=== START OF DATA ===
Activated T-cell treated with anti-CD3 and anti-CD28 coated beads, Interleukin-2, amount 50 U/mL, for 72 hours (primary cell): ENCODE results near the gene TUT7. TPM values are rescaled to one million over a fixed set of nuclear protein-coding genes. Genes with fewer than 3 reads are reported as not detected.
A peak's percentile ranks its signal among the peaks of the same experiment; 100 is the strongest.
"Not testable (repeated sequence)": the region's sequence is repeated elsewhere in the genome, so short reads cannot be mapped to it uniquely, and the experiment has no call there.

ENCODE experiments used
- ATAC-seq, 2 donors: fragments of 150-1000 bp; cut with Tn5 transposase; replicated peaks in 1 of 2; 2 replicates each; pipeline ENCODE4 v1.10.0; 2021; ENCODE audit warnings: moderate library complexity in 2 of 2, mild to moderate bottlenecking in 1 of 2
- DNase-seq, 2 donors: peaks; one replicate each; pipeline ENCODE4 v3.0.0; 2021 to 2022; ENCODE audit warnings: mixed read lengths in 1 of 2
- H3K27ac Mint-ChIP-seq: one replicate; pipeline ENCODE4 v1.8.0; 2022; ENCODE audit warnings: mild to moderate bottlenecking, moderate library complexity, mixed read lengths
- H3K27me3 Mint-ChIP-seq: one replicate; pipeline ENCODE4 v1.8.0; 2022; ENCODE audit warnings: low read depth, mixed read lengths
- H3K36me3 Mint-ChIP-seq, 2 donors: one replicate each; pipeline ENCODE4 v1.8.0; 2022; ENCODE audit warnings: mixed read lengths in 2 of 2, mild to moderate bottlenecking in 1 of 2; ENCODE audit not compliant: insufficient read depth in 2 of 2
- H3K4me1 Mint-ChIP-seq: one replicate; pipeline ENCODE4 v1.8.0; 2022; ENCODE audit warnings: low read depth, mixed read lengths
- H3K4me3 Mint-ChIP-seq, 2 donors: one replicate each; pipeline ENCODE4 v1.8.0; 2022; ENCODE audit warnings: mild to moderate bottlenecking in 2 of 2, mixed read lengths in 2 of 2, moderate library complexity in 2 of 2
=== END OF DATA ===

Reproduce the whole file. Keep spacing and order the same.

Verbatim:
Activated T-cell treated with anti-CD3 and anti-CD28 coated beads, Interleukin-2, amount 50 U/mL, for 72 hours (primary cell): ENCODE results near the gene TUT7. TPM values are rescaled to one million over a fixed set of nuclear protein-coding genes. Genes with fewer than 3 reads are reported as not detected.
A peak's percentile ranks its signal among the peaks of the same experiment; 100 is the strongest.
"Not testable (repeated sequence)": the region's sequence is repeated elsewhere in the genome, so short reads cannot be mapped to it uniquely, and the experiment has no call there.

ENCODE experiments used
- ATAC-seq, 2 donors: fragments of 150-1000 bp; cut with Tn5 transposase; replicated peaks in 1 of 2; 2 replicates each; pipeline ENCODE4 v1.10.0; 2021; ENCODE audit warnings: moderate library complexity in 2 of 2, mild to moderate bottlenecking in 1 of 2
- DNase-seq, 2 donors: peaks; one replicate each; pipeline ENCODE4 v3.0.0; 2021 to 2022; ENCODE audit warnings: mixed read lengths in 1 of 2
- H3K27ac Mint-ChIP-seq: one replicate; pipeline ENCODE4 v1.8.0; 2022; ENCODE audit warnings: mild to moderate bottlenecking, moderate library complexity, mixed read lengths
- H3K27me3 Mint-ChIP-seq: one replicate; pipeline ENCODE4 v1.8.0; 2022; ENCODE audit warnings: low read depth, mixed read lengths
- H3K36me3 Mint-ChIP-seq, 2 donors: one replicate each; pipeline ENCODE4 v1.8.0; 2022; ENCODE audit warnings: mixed read lengths in 2 of 2, mild to moderate bottlenecking in 1 of 2; ENCODE audit not compliant: insufficient read depth in 2 of 2
- H3K4me1 Mint-ChIP-seq: one replicate; pipeline ENCODE4 v1.8.0; 2022; ENCODE audit warnings: low read depth, mixed read lengths
- H3K4me3 Mint-ChIP-seq, 2 donors: one replicate each; pipeline ENCODE4 v1.8.0; 2022; ENCODE audit warnings: mild to moderate bottlenecking in 2 of 2, mixed read lengths in 2 of 2, moderate library complexity in 2 of 2